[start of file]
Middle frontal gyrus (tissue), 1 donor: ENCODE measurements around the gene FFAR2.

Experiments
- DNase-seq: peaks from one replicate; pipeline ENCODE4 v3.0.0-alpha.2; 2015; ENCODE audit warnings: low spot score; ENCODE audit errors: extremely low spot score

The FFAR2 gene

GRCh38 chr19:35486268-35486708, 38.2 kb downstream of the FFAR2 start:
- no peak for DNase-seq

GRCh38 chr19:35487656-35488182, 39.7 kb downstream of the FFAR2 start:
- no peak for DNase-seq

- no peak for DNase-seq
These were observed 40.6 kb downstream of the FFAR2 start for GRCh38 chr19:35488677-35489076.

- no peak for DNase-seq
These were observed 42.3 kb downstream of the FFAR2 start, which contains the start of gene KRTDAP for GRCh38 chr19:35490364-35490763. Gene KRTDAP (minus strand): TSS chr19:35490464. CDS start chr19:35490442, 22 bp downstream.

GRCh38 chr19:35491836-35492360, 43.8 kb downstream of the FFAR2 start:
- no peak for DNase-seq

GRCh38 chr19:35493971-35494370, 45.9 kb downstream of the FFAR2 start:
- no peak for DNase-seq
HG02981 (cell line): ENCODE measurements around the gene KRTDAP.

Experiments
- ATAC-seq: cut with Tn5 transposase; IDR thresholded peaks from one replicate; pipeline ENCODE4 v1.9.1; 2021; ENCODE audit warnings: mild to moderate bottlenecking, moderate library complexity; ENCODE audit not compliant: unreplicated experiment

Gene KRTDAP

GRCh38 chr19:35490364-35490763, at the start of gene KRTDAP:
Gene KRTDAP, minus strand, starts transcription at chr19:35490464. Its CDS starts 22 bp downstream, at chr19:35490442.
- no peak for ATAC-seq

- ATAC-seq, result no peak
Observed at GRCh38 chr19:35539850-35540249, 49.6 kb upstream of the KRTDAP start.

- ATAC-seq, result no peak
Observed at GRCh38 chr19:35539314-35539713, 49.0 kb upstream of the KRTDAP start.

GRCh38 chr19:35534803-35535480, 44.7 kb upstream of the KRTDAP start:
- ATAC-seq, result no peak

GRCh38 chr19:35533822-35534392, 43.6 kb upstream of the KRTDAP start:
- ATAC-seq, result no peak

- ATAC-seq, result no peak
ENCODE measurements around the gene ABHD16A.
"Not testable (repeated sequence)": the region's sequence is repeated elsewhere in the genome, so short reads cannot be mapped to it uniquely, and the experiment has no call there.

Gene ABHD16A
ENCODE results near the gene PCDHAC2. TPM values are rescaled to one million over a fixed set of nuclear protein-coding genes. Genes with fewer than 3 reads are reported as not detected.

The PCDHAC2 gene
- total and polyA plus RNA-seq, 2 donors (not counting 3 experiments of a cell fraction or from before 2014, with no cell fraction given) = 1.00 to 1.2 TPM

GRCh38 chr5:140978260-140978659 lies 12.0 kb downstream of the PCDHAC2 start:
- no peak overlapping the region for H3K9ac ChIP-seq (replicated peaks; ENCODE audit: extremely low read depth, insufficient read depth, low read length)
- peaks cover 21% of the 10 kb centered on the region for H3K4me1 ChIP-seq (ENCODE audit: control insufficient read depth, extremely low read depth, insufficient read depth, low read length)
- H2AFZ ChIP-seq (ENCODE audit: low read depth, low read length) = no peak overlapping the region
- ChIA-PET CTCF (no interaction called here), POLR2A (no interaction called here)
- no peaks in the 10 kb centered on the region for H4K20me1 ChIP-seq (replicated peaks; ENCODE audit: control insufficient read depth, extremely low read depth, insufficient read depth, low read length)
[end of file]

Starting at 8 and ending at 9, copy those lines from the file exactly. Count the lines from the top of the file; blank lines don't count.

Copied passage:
- no peak for DNase-seq

- no peak for DNase-seq